“I have great admiration for the work of Mary Lavin…”: Diarmaid Ferriter
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I have great admiration for the work of Mary Lavin, who published her first collection of short stories, Tales from Bective Bridge, in 1942, because she did so much that decade and subsequently to skilfully map what she described as the “vagaries and contrarieties” of the human heart, especially the female heart.
She tackled social taboos, the dark forces of family life and the private battles to maintain a spirited defiance in the face of class prejudices and cruelties; a social reality far removed from the official image of nationalist Ireland.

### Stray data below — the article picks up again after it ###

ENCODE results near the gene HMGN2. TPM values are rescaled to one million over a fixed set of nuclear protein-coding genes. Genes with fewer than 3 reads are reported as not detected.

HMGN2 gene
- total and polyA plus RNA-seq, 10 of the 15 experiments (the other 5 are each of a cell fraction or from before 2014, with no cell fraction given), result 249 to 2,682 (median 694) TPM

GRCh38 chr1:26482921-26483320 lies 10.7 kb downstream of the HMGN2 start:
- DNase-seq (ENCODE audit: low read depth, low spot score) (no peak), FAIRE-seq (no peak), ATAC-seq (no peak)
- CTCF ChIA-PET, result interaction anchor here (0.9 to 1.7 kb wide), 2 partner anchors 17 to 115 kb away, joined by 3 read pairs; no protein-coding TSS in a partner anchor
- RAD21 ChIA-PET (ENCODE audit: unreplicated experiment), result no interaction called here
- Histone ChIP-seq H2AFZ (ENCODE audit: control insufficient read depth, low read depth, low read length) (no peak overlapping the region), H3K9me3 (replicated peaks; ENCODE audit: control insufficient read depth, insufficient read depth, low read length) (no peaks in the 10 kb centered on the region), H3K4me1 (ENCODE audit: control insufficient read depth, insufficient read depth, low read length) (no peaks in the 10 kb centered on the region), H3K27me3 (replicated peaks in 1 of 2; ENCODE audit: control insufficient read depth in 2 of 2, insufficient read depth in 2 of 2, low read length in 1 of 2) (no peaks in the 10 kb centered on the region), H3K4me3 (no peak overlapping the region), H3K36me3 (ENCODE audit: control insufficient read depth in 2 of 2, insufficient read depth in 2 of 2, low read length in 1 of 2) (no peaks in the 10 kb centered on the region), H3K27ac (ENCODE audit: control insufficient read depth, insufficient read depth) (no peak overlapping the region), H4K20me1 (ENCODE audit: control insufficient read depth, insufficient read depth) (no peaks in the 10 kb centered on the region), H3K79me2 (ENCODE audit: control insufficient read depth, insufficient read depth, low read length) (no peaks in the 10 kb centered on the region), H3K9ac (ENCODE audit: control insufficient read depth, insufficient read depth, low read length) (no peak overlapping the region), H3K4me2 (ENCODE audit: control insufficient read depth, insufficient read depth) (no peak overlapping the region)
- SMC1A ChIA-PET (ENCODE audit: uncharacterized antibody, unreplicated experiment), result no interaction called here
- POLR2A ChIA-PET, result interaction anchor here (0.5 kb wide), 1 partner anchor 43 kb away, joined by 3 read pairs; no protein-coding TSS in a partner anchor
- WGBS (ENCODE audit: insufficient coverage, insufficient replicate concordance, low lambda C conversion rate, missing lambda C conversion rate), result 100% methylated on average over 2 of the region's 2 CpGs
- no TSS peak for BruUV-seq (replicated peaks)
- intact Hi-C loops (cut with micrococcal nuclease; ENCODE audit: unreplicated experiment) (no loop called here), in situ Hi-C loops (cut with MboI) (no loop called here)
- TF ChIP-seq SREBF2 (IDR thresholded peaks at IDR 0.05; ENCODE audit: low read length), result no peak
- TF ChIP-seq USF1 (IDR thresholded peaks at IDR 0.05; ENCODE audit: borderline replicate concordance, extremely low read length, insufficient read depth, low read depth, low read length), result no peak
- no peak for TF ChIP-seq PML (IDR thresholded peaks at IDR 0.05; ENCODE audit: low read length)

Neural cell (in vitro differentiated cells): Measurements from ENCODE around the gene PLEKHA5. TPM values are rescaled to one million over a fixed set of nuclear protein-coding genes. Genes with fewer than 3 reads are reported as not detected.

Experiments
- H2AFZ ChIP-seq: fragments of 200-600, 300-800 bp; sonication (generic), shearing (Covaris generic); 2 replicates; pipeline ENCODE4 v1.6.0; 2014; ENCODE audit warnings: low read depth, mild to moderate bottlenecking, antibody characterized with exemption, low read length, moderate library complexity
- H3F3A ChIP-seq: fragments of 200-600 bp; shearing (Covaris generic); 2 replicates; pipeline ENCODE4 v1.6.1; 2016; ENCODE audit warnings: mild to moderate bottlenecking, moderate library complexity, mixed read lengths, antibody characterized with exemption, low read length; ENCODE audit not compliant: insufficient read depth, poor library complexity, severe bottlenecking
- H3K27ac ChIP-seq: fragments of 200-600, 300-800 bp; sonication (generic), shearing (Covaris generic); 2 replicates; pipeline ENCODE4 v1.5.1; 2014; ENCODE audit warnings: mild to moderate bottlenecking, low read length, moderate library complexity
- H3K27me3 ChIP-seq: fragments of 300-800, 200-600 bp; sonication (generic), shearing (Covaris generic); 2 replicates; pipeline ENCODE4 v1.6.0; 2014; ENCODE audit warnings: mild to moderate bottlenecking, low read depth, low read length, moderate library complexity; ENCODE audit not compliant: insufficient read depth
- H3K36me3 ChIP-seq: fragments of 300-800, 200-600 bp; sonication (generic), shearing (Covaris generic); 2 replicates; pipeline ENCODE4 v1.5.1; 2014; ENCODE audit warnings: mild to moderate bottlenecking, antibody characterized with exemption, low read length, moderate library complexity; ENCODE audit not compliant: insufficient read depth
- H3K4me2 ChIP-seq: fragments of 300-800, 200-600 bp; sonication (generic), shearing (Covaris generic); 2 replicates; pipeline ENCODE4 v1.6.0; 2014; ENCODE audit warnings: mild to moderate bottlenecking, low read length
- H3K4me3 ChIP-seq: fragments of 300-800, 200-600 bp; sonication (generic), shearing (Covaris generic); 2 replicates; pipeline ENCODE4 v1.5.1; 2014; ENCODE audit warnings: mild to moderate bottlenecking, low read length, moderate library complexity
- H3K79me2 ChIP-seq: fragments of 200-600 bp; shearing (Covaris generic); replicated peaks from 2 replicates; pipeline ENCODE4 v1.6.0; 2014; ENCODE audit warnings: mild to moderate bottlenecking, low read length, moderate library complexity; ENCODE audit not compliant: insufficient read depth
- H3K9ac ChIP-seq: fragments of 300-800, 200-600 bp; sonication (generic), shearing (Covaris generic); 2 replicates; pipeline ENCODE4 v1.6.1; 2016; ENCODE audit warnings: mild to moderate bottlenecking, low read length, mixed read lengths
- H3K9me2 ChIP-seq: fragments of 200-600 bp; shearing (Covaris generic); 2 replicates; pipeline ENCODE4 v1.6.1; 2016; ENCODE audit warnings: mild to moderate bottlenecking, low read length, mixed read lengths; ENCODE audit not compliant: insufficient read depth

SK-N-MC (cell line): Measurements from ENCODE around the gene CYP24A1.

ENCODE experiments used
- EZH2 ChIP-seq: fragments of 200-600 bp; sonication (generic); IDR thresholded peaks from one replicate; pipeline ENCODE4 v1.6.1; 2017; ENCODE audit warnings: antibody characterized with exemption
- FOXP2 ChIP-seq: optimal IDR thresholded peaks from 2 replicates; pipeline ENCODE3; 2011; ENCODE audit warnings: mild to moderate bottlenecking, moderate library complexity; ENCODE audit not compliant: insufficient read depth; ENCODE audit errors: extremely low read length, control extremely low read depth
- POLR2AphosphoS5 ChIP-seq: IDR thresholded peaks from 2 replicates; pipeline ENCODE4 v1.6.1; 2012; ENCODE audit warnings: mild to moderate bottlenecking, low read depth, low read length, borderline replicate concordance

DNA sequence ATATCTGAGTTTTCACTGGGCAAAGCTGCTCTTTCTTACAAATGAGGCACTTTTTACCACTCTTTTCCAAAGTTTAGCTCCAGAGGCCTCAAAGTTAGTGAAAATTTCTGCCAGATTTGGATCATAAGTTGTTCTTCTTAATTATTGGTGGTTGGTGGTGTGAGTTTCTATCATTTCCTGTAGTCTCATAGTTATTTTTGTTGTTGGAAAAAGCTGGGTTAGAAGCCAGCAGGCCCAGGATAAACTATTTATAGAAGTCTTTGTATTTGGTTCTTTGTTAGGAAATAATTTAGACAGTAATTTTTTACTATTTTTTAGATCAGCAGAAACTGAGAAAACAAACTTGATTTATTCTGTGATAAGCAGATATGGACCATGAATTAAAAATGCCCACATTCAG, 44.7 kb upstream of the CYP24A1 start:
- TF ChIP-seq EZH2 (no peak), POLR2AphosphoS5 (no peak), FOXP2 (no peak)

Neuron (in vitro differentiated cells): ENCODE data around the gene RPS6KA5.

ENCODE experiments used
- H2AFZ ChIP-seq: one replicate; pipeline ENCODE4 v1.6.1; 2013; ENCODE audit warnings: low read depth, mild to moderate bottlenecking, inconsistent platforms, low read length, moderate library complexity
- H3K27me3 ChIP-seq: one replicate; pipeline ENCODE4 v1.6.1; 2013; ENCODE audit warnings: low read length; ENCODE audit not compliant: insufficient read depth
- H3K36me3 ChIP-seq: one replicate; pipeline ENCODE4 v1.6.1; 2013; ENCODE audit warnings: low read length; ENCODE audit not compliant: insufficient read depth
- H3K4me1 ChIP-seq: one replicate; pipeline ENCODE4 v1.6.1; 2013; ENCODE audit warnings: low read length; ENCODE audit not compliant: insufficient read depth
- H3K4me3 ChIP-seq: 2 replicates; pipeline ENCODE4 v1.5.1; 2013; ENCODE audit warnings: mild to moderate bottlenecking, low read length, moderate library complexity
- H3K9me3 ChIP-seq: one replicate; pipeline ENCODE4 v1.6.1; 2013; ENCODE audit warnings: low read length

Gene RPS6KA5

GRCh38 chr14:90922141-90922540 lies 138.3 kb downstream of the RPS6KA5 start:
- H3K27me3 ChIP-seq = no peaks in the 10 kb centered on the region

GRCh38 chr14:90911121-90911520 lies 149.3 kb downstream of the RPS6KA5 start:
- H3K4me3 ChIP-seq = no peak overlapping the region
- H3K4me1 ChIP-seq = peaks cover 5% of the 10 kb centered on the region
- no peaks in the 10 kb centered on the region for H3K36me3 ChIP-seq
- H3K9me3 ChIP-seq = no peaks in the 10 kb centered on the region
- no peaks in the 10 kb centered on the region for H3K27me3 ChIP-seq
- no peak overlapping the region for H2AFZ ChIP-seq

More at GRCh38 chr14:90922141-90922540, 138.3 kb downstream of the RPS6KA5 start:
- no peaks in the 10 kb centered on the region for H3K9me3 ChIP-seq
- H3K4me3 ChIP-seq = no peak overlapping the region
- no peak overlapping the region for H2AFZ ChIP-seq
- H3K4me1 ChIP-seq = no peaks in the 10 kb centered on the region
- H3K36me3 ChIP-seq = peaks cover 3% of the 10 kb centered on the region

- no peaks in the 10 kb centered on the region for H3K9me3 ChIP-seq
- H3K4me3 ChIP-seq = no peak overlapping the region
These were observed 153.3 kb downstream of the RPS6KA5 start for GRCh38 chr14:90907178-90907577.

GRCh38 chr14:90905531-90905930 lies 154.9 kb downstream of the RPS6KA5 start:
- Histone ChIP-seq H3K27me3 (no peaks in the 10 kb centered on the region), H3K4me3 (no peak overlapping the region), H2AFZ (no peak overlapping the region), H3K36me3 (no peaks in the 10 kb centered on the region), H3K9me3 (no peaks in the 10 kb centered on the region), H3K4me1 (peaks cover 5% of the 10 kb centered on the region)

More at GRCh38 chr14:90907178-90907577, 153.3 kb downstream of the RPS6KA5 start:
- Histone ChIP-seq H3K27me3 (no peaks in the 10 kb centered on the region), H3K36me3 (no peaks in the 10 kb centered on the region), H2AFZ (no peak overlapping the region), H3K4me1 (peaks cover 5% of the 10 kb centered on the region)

The Long Ago (1944) deals with a girl who elopes, is rejected by her family, but refuses to bend. The Becker Wives (1946) gives us an insight into middle-class tensions and snobberies, the constant pressures to conform and the way in which those who did not were cast aside.
She also drew heavily on her own experiences and her complex psychology to delineate the conflicts of the mind; the delusions, the desires and how they are managed, but her craft was not just about depicting bleakness, as seen in The Middle of the Fields (1967), about the independence of widows, who do no wallow in grief but adapt, confront and liberate themselves.
Diarmaid Ferriter is Professor of Modern Irish History at UCD.